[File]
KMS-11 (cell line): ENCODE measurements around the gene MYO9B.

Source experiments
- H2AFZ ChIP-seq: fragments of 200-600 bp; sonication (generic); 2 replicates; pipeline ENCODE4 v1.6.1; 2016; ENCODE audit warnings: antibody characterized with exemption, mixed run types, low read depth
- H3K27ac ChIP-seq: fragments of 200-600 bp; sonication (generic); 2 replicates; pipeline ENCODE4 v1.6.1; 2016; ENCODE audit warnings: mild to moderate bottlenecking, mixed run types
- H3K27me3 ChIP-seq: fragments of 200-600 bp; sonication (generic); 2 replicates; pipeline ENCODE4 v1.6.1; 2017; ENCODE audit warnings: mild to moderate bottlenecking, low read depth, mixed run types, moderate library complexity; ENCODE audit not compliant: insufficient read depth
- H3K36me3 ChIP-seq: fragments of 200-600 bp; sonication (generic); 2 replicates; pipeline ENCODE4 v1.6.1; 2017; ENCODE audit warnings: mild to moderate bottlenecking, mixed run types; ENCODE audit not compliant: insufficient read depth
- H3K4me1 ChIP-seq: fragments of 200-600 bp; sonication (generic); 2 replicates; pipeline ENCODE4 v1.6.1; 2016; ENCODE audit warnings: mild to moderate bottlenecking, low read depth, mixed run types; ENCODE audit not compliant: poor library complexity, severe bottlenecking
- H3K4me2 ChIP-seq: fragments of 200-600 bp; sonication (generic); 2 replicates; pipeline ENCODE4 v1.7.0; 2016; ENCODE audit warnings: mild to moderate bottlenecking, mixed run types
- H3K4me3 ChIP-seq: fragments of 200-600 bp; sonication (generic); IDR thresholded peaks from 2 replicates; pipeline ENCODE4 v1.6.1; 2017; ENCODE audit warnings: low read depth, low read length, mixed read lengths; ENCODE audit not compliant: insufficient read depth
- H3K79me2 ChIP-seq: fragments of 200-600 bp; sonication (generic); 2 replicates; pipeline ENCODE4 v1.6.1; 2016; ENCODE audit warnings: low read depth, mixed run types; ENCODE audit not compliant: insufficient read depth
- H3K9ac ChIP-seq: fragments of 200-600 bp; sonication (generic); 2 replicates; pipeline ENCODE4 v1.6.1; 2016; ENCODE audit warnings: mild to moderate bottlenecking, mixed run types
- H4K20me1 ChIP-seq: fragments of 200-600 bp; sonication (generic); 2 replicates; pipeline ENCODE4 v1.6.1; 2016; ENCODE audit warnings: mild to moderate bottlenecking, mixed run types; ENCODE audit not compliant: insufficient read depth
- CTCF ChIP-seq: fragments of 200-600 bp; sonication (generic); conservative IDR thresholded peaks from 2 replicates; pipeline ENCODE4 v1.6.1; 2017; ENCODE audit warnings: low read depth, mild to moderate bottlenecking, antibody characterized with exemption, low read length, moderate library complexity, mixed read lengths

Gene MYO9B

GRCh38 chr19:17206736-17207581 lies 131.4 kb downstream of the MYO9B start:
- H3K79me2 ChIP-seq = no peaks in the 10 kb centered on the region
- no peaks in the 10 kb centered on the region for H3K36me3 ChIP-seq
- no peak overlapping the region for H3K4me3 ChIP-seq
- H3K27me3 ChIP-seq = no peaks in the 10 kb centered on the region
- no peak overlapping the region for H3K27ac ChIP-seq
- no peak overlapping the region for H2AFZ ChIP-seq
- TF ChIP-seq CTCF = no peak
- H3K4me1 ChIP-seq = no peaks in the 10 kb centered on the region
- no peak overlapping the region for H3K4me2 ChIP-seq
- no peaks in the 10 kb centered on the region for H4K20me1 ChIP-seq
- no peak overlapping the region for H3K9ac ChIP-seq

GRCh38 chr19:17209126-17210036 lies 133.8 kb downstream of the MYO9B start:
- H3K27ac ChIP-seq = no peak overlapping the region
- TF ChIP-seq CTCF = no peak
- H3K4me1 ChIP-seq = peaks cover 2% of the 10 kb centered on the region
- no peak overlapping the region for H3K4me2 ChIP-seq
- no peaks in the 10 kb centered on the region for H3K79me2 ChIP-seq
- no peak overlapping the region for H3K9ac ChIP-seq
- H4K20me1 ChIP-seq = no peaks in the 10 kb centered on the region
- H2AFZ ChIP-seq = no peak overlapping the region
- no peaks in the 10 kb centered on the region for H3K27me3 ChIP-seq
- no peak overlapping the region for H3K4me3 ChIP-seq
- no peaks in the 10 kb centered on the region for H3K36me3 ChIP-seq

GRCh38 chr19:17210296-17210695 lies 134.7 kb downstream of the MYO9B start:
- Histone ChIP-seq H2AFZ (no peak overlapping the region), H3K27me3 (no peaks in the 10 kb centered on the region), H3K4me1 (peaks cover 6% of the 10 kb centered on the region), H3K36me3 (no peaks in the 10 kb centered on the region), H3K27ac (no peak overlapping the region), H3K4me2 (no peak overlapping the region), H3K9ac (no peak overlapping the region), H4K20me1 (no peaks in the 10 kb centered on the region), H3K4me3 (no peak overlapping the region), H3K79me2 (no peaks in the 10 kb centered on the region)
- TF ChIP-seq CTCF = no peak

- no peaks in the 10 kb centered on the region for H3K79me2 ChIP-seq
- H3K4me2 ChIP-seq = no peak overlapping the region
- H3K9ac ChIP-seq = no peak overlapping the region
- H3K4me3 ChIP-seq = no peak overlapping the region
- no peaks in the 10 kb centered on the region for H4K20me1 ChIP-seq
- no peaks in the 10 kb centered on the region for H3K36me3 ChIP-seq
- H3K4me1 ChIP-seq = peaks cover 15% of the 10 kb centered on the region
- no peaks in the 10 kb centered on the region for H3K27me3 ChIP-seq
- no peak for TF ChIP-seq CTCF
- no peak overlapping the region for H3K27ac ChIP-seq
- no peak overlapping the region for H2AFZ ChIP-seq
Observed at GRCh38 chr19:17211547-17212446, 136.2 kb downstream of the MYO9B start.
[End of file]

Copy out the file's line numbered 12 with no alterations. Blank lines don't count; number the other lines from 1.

- H4K20me1 ChIP-seq: fragments of 200-600 bp; sonication (generic); 2 replicates; pipeline ENCODE4 v1.6.1; 2016; ENCODE audit warnings: mild to moderate bottlenecking, mixed run types; ENCODE audit not compliant: insufficient read depth